What is Fanconi syndrome?

Updated: Jun 19, 2020
  • Author: Horacio B Plotkin, MD, FAAP; Chief Editor: Jatinder Bhatia, MBBS, FAAP  more...
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Fanconi syndrome is a disorder of proximal renal tubular transport. Phosphate, amino acid, glucose, bicarbonate, and uric acid wasting characterize this disorder. Dysfunctions in tubular phosphate reabsorption via the sodium-phosphate cotransporter, endocytotic reabsorption of the vitamin D–vitamin D–binding protein complex mediated by megalin and cubilin, and acid-base regulation are the most important factors that cause bone mineralization defects in these patients. [7]

Lowe disease and Dent disease are familial forms of Fanconi. Two different genes have been identified as being involved in the development of Dent disease. CLCN5 is affected in Dent disease type 1 and OCRL1 is affected in Dent disease type 2. Other genes may also be involved, because mutations in CLCN5 and OCRL1 are not found in some patients.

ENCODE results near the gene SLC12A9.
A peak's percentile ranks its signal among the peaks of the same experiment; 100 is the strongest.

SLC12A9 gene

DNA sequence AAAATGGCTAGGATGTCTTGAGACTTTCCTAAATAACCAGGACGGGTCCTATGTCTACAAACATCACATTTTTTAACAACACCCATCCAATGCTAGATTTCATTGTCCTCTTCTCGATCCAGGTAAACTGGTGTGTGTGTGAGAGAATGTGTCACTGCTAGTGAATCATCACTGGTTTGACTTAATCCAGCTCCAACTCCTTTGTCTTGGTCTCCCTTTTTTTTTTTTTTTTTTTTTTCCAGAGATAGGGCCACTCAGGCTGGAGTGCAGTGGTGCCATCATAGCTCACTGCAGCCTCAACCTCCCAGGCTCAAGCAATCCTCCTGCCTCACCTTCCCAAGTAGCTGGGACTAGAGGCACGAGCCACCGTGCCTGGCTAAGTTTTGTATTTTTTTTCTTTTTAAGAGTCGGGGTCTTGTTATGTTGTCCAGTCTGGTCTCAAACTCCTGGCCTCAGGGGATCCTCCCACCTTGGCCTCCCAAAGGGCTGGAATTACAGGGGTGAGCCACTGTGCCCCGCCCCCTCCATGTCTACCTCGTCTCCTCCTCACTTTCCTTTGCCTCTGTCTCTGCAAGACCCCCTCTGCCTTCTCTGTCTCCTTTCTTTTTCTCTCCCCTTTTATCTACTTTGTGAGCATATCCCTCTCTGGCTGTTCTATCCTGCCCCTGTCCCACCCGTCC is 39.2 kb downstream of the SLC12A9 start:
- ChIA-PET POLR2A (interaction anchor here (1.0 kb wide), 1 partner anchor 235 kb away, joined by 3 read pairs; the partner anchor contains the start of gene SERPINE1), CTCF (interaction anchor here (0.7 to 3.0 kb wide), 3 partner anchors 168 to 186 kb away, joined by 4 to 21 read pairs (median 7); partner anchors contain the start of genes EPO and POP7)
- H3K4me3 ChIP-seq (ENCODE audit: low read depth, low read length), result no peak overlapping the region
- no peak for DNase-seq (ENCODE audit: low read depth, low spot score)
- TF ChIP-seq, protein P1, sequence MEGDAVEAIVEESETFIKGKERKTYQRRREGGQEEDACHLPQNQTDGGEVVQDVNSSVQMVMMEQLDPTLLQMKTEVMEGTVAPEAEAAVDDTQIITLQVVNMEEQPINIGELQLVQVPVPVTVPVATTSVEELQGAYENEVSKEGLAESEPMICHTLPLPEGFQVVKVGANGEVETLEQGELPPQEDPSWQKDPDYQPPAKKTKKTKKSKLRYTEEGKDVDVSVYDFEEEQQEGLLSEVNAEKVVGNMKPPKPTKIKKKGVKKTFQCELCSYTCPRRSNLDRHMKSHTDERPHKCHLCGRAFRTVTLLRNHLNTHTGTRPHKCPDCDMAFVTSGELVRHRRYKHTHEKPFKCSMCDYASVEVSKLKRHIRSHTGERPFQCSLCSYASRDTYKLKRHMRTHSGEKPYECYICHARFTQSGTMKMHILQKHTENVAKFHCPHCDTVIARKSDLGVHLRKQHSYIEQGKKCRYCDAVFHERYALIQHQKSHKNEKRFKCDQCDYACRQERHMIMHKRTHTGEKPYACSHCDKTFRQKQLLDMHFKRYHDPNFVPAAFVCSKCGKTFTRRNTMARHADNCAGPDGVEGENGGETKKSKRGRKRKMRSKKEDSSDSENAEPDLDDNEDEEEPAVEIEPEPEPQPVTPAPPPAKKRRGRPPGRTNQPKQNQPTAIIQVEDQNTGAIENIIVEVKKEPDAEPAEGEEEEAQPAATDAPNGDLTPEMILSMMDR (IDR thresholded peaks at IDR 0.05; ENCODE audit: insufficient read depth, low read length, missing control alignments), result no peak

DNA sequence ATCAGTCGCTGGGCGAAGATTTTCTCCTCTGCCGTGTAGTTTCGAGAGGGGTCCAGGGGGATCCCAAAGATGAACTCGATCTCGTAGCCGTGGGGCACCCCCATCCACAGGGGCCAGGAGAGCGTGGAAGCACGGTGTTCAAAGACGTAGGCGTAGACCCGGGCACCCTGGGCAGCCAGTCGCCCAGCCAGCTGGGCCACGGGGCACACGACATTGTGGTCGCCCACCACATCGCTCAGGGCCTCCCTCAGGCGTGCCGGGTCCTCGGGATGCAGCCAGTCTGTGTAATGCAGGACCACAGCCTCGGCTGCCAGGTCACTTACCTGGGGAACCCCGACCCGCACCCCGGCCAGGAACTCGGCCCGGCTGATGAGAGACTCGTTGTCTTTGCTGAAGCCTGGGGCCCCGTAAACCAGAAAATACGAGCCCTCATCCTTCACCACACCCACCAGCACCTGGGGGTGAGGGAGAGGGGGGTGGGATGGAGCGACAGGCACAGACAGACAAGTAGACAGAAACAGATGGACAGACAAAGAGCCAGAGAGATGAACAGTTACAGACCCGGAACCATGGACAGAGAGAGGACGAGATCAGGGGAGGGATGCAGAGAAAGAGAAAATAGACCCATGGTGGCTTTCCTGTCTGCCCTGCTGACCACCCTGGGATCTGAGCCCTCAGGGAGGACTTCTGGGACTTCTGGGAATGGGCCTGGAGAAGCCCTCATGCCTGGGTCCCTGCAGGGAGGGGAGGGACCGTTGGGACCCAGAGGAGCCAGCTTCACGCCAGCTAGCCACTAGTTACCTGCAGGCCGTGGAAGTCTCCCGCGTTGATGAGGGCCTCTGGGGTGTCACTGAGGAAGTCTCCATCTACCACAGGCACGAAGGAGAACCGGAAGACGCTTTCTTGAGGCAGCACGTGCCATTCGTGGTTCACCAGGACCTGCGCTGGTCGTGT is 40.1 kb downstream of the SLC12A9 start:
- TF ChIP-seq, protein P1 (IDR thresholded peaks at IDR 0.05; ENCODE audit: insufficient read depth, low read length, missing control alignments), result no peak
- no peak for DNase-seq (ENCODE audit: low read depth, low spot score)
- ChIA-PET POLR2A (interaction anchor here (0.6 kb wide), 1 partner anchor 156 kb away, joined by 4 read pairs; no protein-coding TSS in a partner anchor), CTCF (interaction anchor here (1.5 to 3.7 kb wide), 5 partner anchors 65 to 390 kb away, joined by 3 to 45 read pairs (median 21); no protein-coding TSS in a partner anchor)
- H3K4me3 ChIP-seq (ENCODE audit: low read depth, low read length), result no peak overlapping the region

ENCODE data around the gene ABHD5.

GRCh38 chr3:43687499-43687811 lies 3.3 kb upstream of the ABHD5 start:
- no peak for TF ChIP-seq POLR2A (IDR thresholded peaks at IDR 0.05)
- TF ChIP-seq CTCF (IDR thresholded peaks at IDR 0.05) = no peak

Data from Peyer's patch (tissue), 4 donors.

In Fanconi syndrome, which includes cystinosis and tyrosinemia, renal phosphate wasting may occur, along with aminoaciduria and glycosuria.

Fanconi syndrome can have a genetic cause (as in Lowe and Dent disease), or it may be acquired from various toxins, including heavy metals (eg, mercury, lead) and drugs. The clinical picture varies with age and cause and includes severe hypophosphatemic rickets, failure to thrive, and metabolic acidosis.

A potential drug-induced Fanconi syndrome has been noticed in children treated with ifosfamide, a derivative of cyclophosphamide. The syndrome presents with radiologic changes compatible with rickets. Most patients respond to a combination of managing the underlying cause when possible and vitamin D therapy. These patients do not necessarily appear to require treatment with calcitriol. Renal tubular acidosis, through phosphate wasting, may also cause rickets.

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